Factors against Lizzie
In 1891, cash and jewellery were stolen from the master bedroom in the Borden home. It was an open secret that Lizzie was suspected as having been the thief. Lizzie also had been accused by several local merchants of shoplifting. Although theft is not murder, it calls into question the image of a perfect daughter.
The clever order that the couple were murdered in meant that the inheritance had referred back to Emma and Lizzie, not to any of Abby’s family.
It was found during the investigation that Lizzie had attempted to buy prussic acid, a poison, before the murders. She claimed at the time that it was for cleaning purposes.
During the interview, although Lizzie was calm and poised her story was constantly changing. She could never be precise on the details of the fateful morning.
On August 7, three days after the murders, Alice Russell observed Lizzie burning a blue corduroy dress in a kitchen fire. When asked about it, Lizzie explained that she chose to destroy the dress because it was stained with old paint.
How did Lizzie get away with murder?
At the time of the murder, there was little known about forensic science. Although police found many possible murder weapons, none could be identified as the actual weapon. Sloppy police work meant that none were removed for examination. It also meant that Lizzie’s room was never searched for evidence. Had it been, they may have discovered the bloody dress before Lizzie burnt it.
A witness Hyman Lubinsky would testify that he saw Lizzie leaving the barn at 1103. Lizzie claimed to have been in the loft of the backyard barn for 15 to 20 minutes looking for lead sinkers, for a fishing excursion. Police found the loft so stiflingly hot that it was difficult to believe anyone would voluntarily remain in such a place for as much as 20 minutes. They also found no footprints in the loft that could substantiate Lizzie’s story.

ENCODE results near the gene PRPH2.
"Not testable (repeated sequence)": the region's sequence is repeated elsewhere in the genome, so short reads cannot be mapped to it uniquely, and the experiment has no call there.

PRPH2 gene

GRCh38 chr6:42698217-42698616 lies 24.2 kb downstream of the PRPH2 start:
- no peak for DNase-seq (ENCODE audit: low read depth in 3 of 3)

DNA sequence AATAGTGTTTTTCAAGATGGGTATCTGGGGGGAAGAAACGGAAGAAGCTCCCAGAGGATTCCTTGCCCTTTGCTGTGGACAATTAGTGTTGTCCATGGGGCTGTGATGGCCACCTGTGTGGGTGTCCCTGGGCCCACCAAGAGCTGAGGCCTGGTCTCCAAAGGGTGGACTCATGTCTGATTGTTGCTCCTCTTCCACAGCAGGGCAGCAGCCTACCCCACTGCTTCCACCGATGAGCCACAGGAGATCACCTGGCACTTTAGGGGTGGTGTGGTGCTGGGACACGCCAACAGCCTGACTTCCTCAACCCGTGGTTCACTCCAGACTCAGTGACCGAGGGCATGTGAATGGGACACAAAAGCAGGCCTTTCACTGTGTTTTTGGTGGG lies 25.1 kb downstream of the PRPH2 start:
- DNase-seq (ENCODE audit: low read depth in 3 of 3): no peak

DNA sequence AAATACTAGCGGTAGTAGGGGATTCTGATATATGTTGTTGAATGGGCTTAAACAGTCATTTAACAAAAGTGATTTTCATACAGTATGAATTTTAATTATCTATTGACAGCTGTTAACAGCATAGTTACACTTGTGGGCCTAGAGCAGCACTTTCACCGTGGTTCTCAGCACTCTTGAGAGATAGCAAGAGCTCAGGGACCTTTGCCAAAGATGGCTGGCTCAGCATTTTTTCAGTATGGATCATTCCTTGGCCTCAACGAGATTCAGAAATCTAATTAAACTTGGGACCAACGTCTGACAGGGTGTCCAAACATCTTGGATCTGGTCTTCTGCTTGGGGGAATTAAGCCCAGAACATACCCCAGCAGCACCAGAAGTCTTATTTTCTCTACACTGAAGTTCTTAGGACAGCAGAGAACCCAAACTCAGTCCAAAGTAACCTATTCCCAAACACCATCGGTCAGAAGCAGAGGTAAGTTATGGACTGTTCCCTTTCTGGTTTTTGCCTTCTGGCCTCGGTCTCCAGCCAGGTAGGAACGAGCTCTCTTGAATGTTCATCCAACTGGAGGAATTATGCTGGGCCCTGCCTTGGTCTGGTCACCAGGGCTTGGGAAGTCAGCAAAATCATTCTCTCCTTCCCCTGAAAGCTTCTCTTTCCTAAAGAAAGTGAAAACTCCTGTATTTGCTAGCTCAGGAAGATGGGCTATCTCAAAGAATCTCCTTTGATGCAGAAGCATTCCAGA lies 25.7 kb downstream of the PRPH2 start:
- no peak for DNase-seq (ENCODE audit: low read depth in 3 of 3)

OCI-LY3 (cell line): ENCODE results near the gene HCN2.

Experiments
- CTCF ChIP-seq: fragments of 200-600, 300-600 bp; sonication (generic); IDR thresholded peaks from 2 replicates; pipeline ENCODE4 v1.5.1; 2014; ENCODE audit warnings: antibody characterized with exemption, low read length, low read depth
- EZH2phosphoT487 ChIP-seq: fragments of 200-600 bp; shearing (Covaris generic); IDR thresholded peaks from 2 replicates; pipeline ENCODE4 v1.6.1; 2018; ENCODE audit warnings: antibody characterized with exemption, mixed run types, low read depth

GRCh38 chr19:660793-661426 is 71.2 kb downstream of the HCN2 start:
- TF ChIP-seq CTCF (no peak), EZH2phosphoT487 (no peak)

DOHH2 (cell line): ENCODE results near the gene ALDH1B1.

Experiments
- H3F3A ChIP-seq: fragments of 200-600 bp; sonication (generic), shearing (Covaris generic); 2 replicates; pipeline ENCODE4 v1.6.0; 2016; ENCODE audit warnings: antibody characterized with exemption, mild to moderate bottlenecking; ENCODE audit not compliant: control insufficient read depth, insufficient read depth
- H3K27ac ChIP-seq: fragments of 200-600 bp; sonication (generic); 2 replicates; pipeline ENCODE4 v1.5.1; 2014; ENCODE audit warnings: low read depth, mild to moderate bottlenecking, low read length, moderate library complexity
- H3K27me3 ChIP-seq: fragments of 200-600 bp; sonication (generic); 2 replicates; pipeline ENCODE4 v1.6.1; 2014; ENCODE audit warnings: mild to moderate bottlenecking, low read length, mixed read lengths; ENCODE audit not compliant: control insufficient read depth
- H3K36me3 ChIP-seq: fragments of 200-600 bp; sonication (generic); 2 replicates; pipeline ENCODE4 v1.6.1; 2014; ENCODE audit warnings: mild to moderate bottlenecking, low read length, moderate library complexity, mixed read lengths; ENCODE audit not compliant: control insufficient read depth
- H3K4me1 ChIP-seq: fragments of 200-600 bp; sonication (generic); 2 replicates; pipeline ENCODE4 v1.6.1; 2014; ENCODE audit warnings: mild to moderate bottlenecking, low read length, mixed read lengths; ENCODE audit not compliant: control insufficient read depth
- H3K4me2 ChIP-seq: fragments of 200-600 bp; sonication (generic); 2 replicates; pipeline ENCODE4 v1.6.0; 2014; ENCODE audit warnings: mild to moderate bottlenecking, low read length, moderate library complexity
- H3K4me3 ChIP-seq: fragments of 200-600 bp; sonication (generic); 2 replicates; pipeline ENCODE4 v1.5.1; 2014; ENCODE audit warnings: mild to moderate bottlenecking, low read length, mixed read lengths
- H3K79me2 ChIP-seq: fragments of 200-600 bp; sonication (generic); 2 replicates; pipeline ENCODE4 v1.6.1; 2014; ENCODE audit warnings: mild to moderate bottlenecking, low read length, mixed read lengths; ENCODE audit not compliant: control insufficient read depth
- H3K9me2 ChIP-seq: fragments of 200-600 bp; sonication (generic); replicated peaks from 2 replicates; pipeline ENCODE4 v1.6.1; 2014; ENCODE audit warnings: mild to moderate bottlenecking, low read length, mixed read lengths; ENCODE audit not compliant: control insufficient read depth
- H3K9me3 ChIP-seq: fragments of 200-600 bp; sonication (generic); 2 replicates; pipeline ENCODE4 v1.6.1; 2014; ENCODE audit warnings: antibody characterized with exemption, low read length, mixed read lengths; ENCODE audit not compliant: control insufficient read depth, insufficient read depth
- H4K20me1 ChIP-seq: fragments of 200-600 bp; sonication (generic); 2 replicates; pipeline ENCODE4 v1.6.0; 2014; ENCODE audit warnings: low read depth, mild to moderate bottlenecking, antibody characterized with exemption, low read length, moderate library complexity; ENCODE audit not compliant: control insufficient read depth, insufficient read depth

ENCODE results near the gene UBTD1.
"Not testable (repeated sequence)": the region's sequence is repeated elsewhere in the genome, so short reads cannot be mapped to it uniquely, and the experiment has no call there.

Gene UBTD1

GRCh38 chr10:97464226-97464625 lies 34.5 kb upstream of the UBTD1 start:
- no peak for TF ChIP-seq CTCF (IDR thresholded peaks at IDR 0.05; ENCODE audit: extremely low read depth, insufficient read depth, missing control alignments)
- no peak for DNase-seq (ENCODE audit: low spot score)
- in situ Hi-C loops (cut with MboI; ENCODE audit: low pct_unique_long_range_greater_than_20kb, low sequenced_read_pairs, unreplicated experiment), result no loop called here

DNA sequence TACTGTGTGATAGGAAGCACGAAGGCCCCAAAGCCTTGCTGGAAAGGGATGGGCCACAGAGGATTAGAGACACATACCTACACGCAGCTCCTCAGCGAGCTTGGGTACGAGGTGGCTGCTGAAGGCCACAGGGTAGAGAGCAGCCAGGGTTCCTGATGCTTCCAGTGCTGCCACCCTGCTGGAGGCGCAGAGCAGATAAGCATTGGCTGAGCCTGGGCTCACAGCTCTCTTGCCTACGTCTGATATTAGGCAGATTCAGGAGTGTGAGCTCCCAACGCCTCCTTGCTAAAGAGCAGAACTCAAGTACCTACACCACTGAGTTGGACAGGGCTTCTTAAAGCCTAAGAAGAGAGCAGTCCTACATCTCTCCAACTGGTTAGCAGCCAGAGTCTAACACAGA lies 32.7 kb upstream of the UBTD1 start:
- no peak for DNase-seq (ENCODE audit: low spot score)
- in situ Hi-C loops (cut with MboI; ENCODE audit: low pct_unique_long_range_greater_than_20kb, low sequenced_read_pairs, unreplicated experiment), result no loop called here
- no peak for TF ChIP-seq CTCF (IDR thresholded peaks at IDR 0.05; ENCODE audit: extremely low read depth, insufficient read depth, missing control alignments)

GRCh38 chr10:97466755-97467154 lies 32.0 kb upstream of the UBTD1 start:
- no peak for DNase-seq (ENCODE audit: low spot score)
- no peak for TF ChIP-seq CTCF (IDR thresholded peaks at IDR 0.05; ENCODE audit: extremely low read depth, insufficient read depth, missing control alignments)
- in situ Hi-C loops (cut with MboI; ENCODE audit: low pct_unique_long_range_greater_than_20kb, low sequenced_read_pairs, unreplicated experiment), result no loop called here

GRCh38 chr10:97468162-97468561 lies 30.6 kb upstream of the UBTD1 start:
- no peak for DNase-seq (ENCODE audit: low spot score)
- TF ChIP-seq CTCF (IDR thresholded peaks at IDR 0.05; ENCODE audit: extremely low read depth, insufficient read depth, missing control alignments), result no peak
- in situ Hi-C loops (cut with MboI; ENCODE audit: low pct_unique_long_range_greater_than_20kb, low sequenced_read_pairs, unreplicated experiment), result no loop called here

When Lizzie appeared at trial, she looked like an innocent school teacher. It was hard to imagine her as a cold-blooded killer. She was religious and had taught at the local Sunday school. The jury was fooled by her demure nature.
One factor that calls into question whether Lizzie was guilty. Five days before the trial, another axe murder happened in Fall River. The similarities were striking. Jose Correa De Mello was convicted of this murder, yet he has an alibi for the Borden murders.
There has been much speculation on why Lizzie Borden killed her father. The first is the most obvious, money. Other theories include that he abused her both physically and mentally. The incident with the pigeons would support this.
Another popular theory is that she was gay and had a lesbian relationship with the maid. When this was discovered by her father, Lizzie knew she had to do something.
Whether Lizzie killed her parents or not is one of the oldest crime mysteries. Although acquitted by a jury, public opinion found her guilty. Ignoring the taunts, Lizzie lived the high life until she died in 1927. She was buried in the family plot next to her parents. No one else has ever been linked to the murders and the case remains unsolved.